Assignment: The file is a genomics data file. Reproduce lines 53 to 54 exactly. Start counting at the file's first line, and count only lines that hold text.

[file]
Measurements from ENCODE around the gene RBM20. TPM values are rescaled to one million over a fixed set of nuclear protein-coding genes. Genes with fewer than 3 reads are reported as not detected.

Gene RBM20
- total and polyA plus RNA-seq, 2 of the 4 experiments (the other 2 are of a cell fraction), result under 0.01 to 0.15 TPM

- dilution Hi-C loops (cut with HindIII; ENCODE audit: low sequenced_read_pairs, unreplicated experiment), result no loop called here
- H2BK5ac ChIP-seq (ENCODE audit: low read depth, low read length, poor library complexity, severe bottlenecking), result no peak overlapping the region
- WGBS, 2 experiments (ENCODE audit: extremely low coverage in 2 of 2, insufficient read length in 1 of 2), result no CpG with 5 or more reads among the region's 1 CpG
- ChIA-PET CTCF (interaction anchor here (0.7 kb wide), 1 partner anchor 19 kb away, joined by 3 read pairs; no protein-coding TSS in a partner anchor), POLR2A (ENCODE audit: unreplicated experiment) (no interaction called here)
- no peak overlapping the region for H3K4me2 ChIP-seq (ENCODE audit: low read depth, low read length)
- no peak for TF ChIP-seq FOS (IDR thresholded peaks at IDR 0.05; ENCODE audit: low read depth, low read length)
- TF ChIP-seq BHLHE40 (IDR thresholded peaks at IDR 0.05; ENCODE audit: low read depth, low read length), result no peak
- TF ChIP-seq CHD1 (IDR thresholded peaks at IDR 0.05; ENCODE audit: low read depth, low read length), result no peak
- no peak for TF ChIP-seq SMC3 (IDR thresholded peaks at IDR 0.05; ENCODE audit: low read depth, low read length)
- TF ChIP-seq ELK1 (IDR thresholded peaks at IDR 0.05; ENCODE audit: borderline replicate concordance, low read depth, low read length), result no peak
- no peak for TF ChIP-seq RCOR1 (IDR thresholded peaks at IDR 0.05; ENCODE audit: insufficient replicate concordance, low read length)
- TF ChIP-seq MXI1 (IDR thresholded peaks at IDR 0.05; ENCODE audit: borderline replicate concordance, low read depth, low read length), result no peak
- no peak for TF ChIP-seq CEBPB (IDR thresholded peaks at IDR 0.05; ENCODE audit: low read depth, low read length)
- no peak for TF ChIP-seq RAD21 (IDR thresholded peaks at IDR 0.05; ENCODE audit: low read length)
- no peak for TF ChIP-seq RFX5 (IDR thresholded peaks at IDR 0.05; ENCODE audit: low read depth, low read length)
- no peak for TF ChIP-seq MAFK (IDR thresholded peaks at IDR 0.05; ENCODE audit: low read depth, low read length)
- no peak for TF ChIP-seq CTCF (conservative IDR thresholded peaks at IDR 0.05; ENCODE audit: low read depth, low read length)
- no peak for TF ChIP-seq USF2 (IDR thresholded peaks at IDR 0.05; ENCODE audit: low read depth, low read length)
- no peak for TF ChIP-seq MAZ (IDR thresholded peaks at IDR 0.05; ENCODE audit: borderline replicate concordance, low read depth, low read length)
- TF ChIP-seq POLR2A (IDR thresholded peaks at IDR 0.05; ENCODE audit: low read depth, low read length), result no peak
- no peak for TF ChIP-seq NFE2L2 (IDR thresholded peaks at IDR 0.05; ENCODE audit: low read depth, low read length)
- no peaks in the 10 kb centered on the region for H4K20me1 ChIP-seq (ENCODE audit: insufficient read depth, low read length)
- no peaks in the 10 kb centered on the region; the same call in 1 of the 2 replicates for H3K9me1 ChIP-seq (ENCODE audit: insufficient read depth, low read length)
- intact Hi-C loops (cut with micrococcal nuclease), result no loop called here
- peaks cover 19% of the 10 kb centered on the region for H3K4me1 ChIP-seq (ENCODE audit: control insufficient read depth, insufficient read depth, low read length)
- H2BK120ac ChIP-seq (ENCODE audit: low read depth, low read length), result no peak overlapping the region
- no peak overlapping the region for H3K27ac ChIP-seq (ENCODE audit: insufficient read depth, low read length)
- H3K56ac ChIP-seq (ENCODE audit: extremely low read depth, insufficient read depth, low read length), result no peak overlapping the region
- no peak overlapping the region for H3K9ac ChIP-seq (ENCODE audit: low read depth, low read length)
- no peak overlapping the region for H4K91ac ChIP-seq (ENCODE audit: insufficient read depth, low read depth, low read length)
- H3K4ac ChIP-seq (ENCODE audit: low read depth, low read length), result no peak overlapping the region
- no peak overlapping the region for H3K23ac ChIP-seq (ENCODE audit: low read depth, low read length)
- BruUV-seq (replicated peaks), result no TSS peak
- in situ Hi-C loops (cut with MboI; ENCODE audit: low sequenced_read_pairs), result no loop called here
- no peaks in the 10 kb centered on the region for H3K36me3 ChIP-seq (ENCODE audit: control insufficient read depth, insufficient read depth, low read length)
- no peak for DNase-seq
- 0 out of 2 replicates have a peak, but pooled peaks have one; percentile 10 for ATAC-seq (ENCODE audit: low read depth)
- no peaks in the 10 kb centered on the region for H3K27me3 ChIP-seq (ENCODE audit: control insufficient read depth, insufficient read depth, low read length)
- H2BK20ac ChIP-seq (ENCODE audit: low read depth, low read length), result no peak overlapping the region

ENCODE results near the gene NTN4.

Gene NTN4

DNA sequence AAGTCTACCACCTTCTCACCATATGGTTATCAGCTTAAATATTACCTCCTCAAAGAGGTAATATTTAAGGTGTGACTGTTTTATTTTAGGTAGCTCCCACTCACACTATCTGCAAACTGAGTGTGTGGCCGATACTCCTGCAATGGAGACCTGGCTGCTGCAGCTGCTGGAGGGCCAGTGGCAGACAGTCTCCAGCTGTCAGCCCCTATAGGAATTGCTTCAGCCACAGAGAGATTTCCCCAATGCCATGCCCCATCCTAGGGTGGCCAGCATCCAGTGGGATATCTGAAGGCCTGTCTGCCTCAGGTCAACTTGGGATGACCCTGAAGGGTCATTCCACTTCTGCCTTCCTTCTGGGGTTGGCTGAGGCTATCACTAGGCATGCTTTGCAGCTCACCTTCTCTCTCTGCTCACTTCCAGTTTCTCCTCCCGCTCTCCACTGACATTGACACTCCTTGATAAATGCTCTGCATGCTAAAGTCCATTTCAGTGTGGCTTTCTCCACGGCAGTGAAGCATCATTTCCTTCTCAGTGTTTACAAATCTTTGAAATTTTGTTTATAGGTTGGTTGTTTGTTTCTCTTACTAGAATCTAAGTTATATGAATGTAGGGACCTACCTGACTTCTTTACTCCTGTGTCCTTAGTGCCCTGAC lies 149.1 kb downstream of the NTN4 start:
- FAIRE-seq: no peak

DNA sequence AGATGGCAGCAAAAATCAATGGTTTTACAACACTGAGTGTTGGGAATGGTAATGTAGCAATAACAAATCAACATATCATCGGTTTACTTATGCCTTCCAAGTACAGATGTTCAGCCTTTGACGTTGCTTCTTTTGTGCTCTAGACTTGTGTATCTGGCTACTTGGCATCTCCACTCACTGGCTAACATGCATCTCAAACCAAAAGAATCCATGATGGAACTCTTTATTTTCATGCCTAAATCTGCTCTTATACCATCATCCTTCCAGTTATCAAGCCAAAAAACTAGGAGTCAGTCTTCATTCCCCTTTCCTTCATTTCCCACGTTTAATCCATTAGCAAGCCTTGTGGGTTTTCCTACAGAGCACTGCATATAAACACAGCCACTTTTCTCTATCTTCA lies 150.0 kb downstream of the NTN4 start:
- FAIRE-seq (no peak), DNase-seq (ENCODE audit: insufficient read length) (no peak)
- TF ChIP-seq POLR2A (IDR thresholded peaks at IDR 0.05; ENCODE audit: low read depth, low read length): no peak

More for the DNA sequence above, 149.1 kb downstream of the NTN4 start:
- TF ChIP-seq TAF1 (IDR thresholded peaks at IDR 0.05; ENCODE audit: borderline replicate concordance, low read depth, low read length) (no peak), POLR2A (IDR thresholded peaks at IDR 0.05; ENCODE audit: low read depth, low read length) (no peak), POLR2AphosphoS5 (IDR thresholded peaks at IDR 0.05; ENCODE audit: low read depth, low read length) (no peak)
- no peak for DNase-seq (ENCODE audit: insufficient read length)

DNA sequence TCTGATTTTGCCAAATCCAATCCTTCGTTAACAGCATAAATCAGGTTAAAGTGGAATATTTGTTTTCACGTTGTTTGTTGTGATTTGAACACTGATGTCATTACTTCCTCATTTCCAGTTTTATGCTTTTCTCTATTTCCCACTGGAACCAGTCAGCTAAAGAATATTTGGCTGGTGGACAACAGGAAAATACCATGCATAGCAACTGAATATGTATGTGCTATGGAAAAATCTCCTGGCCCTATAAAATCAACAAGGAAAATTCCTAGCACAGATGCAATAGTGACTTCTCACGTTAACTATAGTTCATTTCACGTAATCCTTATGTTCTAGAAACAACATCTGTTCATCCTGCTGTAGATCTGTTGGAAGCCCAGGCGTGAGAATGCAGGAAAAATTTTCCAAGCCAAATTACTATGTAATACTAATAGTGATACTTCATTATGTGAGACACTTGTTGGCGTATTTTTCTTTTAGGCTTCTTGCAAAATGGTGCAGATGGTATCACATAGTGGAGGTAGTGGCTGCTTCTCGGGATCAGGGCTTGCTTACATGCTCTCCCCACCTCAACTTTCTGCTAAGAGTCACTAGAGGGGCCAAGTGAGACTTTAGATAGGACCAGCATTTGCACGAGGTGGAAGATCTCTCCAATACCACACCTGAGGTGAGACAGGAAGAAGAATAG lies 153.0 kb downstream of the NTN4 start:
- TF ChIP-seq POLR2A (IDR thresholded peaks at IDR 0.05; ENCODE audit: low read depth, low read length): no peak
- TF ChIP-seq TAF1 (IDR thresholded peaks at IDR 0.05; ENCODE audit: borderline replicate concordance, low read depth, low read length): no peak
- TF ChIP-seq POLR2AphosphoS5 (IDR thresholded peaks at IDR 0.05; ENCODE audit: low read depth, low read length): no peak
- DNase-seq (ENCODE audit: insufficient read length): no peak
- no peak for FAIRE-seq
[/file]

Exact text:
DNA sequence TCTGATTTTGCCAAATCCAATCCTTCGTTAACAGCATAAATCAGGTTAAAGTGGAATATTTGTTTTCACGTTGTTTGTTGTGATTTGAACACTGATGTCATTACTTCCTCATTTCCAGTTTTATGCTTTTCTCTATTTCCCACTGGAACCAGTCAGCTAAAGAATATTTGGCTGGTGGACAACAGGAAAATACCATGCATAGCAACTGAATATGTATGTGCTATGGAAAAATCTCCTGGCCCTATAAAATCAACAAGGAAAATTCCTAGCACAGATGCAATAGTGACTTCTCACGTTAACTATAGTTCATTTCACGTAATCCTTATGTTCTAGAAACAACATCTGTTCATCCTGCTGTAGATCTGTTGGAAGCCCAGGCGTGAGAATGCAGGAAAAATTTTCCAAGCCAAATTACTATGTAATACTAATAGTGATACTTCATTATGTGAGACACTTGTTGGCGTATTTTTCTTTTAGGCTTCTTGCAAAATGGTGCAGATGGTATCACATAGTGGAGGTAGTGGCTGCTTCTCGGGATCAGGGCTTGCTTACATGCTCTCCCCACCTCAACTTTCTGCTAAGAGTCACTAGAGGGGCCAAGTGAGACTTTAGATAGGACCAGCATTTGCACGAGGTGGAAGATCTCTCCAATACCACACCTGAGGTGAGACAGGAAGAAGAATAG lies 153.0 kb downstream of the NTN4 start:
- TF ChIP-seq POLR2A (IDR thresholded peaks at IDR 0.05; ENCODE audit: low read depth, low read length): no peak